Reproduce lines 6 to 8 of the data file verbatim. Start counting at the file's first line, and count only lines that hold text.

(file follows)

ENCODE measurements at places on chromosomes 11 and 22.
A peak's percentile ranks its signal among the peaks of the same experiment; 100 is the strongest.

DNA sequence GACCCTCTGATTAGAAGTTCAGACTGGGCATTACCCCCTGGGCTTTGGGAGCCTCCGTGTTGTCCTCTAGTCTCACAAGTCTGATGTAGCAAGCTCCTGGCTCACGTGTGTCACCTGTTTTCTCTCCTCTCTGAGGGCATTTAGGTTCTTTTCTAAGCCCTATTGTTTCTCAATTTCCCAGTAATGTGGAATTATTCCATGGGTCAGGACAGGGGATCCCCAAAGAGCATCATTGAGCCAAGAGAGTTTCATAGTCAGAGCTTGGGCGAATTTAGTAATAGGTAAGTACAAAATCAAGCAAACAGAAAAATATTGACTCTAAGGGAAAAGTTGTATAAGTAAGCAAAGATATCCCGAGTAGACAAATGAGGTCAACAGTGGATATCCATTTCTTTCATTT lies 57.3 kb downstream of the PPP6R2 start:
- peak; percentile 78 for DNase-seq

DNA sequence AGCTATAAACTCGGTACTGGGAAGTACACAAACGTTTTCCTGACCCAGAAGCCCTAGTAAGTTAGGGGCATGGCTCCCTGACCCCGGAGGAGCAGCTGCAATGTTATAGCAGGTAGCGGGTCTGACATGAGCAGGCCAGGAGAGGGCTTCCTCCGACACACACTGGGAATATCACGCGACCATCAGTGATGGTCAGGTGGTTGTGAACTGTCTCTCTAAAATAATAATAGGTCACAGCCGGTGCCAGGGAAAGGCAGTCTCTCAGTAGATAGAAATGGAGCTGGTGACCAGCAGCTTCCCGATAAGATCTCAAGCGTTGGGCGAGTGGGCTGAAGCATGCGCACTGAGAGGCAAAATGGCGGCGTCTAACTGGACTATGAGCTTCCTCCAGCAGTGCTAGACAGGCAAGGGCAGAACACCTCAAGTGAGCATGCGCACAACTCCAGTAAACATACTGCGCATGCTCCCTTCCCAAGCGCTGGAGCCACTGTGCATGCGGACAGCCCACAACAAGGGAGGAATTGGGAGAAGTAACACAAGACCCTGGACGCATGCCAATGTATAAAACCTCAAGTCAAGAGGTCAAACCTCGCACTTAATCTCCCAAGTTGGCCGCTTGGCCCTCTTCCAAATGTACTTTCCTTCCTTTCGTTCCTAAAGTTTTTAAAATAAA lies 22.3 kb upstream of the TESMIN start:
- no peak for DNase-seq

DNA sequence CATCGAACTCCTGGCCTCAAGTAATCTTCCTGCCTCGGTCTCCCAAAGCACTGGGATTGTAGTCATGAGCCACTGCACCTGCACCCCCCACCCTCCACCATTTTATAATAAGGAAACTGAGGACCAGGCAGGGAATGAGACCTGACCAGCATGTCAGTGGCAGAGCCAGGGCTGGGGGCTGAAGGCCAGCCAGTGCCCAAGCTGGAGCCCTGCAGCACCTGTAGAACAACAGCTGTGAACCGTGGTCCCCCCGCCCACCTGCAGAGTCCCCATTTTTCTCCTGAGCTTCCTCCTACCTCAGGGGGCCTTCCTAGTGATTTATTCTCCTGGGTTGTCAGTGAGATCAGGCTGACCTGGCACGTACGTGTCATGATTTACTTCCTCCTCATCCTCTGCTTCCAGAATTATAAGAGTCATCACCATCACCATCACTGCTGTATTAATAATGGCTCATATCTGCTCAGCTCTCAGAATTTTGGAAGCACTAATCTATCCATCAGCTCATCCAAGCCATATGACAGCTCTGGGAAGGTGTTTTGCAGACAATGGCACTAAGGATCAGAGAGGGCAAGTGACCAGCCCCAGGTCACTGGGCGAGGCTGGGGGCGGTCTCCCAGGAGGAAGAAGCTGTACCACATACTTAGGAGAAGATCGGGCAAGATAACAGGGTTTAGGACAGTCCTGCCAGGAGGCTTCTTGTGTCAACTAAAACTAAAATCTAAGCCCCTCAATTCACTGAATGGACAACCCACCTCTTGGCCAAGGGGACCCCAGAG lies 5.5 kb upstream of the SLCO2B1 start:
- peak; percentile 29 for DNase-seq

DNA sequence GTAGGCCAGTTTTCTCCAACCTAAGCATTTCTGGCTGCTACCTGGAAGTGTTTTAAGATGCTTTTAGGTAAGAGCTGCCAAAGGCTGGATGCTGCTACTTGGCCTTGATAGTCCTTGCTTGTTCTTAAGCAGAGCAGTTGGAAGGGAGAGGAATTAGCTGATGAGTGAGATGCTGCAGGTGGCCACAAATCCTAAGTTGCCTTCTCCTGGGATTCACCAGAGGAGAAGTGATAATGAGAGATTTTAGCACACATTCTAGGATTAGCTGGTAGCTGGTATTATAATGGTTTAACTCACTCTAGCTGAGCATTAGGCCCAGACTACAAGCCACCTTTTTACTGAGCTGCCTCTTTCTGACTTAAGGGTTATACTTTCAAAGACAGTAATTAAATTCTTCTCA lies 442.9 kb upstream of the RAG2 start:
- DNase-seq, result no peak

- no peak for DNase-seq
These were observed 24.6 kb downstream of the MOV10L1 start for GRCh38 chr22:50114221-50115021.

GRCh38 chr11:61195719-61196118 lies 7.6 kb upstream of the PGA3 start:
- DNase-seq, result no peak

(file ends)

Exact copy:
- no peak for DNase-seq

DNA sequence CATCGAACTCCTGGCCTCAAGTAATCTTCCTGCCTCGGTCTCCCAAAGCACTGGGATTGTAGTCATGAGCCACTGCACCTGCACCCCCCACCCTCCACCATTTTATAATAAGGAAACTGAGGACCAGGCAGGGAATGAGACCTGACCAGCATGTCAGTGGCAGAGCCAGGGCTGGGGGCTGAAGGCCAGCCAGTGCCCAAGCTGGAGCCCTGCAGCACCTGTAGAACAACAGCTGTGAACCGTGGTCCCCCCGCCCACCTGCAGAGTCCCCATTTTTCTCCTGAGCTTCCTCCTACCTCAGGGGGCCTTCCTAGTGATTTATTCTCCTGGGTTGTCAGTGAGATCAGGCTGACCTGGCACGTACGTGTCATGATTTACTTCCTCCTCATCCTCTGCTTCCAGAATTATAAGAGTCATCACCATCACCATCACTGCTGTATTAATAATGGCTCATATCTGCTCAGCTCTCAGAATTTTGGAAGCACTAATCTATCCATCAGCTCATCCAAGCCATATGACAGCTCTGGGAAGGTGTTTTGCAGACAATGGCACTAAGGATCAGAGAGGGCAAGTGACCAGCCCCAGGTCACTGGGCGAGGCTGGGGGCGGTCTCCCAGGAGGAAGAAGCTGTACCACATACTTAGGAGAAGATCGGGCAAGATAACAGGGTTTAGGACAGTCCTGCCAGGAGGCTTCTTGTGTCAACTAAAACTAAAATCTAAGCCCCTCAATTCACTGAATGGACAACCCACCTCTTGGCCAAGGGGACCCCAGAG lies 5.5 kb upstream of the SLCO2B1 start:
- peak; percentile 29 for DNase-seq